Senior man looking out of window at home
Of the more than six million Americans living with heart failure, about 10 percent have advanced heart failure. In short, that means conventional heart therapies and symptom management strategies are no longer working. Someone with advanced heart failure feels shortness of breath and other symptoms even at rest. Symptoms may include:
  • Shortness of breast: breathlessness during activity, at rest, or while sleeping, which may come on suddenly and wake you up
  • Persistent coughing or wheezing: coughing that produces white or pink blood-tinged mucus
  • Buildup of excess fluid in body tissues: swelling in the feet, ankles, legs or abdomen or weight gain
  • Tiredness, fatigue: a tired feeling all the time and difficulty with everyday activities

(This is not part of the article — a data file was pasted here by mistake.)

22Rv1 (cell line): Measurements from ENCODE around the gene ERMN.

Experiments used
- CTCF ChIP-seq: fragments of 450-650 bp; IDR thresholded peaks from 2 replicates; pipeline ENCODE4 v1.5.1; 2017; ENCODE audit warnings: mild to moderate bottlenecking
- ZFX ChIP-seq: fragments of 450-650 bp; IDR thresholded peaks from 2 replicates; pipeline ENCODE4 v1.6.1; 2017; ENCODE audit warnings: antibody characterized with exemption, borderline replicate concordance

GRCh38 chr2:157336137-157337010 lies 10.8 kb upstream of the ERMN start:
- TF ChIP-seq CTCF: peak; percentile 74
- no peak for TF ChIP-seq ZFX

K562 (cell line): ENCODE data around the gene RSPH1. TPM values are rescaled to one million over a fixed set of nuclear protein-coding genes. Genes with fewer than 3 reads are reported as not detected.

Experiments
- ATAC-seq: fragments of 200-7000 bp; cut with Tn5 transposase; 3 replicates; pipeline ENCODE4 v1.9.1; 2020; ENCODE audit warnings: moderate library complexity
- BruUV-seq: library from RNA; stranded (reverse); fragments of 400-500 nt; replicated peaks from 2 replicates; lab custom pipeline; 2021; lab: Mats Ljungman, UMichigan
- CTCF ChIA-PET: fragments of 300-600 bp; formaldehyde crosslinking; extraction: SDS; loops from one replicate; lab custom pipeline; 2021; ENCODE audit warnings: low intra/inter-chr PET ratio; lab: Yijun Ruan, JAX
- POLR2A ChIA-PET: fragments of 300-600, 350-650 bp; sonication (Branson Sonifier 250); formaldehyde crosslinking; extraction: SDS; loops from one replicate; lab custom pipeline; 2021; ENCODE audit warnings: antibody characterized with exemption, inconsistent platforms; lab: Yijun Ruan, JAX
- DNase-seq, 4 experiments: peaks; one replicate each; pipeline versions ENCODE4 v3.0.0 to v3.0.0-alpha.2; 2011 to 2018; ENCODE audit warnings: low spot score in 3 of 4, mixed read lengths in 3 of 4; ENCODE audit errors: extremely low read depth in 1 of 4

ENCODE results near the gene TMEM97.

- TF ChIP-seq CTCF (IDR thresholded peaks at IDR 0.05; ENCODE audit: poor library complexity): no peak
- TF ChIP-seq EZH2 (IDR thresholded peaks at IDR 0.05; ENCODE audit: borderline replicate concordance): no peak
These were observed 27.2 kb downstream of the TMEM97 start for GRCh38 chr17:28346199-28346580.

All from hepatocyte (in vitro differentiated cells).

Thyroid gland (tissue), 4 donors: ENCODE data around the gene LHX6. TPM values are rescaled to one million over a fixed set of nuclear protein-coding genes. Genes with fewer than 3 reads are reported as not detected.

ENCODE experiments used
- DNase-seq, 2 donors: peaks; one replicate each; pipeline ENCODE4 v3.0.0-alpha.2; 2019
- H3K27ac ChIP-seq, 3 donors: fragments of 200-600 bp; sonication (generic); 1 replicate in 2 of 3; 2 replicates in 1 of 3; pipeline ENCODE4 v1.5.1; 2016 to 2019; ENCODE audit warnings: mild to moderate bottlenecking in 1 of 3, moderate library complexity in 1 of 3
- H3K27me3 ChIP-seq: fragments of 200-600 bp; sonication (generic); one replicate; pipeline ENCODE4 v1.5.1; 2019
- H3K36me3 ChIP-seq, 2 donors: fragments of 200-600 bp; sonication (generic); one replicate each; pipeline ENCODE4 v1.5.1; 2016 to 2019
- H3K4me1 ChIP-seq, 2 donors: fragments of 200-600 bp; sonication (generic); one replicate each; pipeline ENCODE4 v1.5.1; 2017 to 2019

• Lack of appetite, nausea: a feeling of being full or sick to your stomach
  • Confusion, impaired thinking: memory loss and feelings of disorientation
  • Increased heart rate: heart palpitations, which feel like your heart is racing or throbbing 

In its early stages, medication and a healthy lifestyle can help manage heart failure. But as the disease progresses and the heart becomes weaker, treatment gets more complex. That’s the time to have difficult, yet important, conversations with your family and your providers about the care you want to receive.


Ventricular assist devices (VADs)

Ventricular assist devices (VADs) are mechanical pumps implanted in the lower heart chambers (the left or right ventricles) to help the heart pump blood to the rest of the body. Heart surgeons can place VADs in either heart chamber, but are most frequently implanted in the left ventricle (LVAD).